New study reveals UK retailers are unprepared for mobile commerce


Kony, the mobile application provider, has announced the results of a study into the driving factors behind current mobile trends, which analysed UK consumer and business attitudes towards mobile shopping and the impact that mobile is having on traditional shopping methods. The research, conducted by Vanson Bourne*, revealed that 42 per cent of retailers believe mobile commerce is already affecting shopping behaviour at physical retail locations, while a staggering 89 per cent believe mobile will be as popular as ecommerce.  However, despite this, less than one in five retailers surveyed reported having a mobile strategy fully in place, and almost a third have no plans to implement one at all.



"The aim of this study was to assess the preparedness of UK retailers for mobile in relation to consumer expectations and demands," said David Eads, head of product marketing at Kony.  "The results show a significant discrepancy between retailers' anticipations of the impact of mobile and the strategies that they currently have in place to facilitate this demand. It is clear that mobile is already affecting shopping habits and has the potential to overtake e-commerce in the next few years. "

The shift towards mobile is happening in diverse ways and across a number of different channels, with retailers currently placing different emphasis on each area 45 per cent of retailers identified native mobile applications as the most critical mobile commerce channel to their business, while 40 per cent believe mobile web is more important.  SMS is clearly waning with just 10 per cent naming it most important. On average, retailers expect to spend 21 percent of their budget on the development and implementation of a mobile strategy, but notably 10 percent are already investing between 40 to 50 per cent of their budget into mobile.

The research also demonstrated how the rapid fragmentation of the mobile market is leading to increasingly varied consumer preferences and demands. The consumers surveyed expressed a clear preference for mobile during the decision making process, with 60 per cent claiming to use mobile internet to make decisions in a store or while shopping online. Similarly, 40 per cent use mobile applications to make shopping decisions and 37 percent use a mixture of the two. While 74 per cent of retailers to have a presence on the iPhone, 58 per cent of consumers prefer to shop and browse on other platforms, meaning that by developing for just the iPhone, retailers are ignoring a significant portion of their customer base.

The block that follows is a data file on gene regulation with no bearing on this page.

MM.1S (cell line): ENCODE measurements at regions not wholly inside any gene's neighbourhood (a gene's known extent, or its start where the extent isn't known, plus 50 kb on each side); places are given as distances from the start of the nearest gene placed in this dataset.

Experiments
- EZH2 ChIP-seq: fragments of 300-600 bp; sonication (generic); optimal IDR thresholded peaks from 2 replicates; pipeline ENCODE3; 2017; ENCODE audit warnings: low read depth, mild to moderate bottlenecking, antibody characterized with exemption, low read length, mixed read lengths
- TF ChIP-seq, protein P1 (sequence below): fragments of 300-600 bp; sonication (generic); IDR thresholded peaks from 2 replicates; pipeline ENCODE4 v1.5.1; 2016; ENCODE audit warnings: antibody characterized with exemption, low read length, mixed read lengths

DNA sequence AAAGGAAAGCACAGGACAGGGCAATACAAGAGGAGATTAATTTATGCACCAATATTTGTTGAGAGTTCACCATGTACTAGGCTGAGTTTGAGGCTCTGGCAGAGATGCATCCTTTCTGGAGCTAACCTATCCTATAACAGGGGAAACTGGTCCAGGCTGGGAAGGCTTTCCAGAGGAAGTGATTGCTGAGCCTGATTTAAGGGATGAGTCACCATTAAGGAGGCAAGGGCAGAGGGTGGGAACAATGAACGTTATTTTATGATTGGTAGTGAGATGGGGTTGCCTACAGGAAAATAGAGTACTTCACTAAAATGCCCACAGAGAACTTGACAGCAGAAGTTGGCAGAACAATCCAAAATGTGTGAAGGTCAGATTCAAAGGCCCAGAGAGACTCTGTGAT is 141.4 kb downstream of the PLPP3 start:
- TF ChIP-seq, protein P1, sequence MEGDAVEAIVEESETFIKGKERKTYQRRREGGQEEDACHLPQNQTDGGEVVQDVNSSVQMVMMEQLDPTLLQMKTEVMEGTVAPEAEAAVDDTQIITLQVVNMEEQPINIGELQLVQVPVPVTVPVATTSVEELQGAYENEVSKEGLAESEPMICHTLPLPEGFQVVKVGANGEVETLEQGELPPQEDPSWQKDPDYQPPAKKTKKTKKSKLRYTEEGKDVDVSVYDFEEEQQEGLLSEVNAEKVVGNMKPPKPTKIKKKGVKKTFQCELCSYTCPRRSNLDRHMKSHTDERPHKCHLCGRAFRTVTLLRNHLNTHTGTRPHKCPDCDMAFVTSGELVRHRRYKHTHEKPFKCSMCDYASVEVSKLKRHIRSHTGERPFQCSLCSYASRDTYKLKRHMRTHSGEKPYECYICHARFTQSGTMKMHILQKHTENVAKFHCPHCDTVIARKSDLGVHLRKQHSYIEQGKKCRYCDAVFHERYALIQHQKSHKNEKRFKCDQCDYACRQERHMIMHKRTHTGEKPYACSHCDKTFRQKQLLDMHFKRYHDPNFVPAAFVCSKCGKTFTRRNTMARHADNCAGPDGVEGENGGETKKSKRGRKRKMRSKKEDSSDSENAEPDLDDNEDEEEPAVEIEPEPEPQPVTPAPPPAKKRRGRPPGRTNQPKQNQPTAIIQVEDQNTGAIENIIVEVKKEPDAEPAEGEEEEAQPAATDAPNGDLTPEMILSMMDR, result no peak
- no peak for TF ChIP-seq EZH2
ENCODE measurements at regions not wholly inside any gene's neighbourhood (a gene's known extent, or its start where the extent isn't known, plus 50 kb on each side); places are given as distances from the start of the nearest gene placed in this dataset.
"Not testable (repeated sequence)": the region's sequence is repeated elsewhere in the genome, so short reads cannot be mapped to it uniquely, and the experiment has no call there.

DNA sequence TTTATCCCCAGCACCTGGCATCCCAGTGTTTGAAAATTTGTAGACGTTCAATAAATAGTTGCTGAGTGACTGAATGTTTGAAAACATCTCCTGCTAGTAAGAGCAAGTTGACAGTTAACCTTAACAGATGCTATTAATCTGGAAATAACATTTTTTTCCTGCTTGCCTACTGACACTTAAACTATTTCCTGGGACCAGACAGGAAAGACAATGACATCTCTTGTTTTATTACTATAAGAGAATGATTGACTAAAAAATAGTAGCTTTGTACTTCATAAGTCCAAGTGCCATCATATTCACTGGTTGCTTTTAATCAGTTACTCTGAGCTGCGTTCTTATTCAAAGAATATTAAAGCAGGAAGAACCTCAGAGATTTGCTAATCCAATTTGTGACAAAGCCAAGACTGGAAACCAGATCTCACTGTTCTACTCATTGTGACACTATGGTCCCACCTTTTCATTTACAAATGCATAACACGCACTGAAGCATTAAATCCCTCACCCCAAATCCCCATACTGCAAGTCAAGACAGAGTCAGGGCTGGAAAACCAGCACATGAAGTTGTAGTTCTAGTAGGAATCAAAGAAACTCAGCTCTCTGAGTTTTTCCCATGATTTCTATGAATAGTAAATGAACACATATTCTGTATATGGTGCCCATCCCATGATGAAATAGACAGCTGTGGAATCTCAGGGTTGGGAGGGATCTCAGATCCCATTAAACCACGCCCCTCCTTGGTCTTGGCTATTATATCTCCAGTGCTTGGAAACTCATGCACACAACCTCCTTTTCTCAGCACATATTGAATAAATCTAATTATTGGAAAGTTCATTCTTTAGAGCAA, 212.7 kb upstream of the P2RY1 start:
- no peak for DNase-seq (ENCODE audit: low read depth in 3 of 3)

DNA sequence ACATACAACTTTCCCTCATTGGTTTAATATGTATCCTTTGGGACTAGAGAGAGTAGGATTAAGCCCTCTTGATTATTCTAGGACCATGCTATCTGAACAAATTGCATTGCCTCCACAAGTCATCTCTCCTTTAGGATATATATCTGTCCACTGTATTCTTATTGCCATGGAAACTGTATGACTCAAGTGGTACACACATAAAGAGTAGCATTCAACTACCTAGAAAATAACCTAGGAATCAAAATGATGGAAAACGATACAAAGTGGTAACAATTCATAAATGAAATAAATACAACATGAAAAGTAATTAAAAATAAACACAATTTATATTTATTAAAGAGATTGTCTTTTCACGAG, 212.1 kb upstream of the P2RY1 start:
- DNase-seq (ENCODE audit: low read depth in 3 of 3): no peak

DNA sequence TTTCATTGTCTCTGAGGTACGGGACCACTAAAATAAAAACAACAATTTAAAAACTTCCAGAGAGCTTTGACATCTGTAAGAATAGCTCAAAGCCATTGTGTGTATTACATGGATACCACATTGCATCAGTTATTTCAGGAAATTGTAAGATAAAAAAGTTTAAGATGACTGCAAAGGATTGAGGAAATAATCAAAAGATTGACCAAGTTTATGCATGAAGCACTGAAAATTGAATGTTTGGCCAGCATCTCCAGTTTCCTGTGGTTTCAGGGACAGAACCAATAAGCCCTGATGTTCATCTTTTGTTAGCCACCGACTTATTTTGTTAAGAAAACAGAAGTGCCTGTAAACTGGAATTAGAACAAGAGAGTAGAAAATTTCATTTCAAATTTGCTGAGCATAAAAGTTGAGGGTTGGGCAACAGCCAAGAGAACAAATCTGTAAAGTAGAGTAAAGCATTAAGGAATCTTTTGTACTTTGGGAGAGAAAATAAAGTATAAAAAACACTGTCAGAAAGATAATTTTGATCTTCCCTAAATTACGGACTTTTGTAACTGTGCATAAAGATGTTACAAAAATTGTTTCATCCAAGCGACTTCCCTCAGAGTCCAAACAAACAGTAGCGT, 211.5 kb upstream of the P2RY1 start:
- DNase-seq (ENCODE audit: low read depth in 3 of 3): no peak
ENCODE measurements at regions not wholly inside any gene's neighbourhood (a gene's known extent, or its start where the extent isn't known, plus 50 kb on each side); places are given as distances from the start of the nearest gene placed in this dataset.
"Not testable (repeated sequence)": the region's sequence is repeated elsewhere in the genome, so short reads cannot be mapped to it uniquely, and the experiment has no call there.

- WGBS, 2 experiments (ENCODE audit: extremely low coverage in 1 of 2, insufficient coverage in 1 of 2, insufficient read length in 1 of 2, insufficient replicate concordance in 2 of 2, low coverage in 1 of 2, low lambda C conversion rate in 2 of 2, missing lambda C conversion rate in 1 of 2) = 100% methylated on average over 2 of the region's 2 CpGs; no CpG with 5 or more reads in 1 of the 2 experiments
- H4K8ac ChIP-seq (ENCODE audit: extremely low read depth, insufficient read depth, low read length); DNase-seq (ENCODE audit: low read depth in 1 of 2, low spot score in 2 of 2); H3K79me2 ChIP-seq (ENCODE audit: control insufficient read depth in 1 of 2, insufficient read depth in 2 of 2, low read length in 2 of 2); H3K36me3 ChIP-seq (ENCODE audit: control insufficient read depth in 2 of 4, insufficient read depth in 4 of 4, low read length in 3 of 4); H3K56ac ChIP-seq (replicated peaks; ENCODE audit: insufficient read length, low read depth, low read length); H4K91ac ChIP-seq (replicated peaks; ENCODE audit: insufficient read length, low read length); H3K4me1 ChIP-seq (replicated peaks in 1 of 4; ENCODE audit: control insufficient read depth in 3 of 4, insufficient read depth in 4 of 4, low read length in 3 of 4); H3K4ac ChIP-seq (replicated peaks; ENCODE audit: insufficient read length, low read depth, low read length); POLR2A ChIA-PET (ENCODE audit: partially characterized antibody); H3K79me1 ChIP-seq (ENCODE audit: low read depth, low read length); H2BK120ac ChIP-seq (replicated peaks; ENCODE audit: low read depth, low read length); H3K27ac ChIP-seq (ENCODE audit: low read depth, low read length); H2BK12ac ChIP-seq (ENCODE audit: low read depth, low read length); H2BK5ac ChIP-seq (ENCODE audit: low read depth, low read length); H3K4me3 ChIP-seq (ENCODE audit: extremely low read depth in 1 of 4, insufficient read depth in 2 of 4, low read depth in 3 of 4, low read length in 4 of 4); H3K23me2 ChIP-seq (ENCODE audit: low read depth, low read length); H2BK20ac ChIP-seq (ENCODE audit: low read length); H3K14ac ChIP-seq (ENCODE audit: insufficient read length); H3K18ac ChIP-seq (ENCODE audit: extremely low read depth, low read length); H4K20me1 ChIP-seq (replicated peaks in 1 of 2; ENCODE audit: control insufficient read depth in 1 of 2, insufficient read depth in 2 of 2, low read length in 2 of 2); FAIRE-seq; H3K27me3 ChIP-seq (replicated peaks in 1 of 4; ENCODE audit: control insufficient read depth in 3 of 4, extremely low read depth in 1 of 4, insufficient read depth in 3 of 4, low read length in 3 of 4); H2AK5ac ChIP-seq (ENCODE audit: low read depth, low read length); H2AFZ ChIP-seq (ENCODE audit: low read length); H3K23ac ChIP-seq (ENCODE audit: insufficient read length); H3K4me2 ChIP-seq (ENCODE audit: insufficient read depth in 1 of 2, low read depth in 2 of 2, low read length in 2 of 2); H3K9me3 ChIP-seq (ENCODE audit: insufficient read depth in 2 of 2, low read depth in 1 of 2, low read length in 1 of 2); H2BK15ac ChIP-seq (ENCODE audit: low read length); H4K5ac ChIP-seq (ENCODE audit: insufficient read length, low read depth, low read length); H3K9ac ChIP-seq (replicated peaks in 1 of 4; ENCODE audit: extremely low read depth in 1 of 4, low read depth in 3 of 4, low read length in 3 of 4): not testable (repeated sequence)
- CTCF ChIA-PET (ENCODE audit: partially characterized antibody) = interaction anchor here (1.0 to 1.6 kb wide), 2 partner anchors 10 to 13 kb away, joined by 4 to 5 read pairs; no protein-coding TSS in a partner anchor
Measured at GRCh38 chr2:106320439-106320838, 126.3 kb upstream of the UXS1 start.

"The discrepancy between what retailers know they should do and what they are actually doing demonstrates how difficult it is to deliver mobile applications across the wide variety of phones, tablets, and browsers," continued Eads. "Companies need a partner to manage the mobile chaos so they can focus on growing their business. Retailers are limiting themselves by only serving customers in a few channels. If retailers don't serve their customers, they will go somewhere else. The data clearly shows some retailers are investing significantly in this channel to win those customers. They will attract those customers. The only way to leapfrog the competition and ensure the success of any mobile strategy is to provide customers with a comprehensive offering with those must-have mobile features and functions."

According to Mark Blowers, Practice Leader at Ovum, "As customer experience differentiation grows more important in the competitive retail environment, retailers should look at mobile, not only as a sales channel but also as a vital tool for customer interaction in a complete multichannel retail operation. When developing mobile application strategies, retailers must not think of mobile as a silo but from the outset, integrate the channel into the existing operation."

Finally, the survey also explored the development of Near Field Communication (NFC) technology, consumer attitudes towards mobile payments, and how retailers plan to implement the technology within their stores. 57 per cent of retailers surveyed are considering the technology as part of their overall mobile strategy, citing competitive pressures and customer demand as key drivers for this decision.  A quarter of consumers already want to use their mobiles to pay for items in-store as opposed to using cards or cash despite the low awareness of the technology among consumers.

Consumers cite convenience (59 per cent) as the reason for using mobile payments. Security concerns (39 percent) remain a key reason why consumers say they don't want to pay with mobile, suggesting a real opportunity for retailers to significantly increase interest in mobile payments by addressing these concerns and this lack of education since NFC provides significantly security advantages.
Detailed results of the survey can be found here.

* Kony survey of 100 marketing and IT directors at UK retail businesses and 1000 consumers conducted by Vanson Bourne, March 2011.

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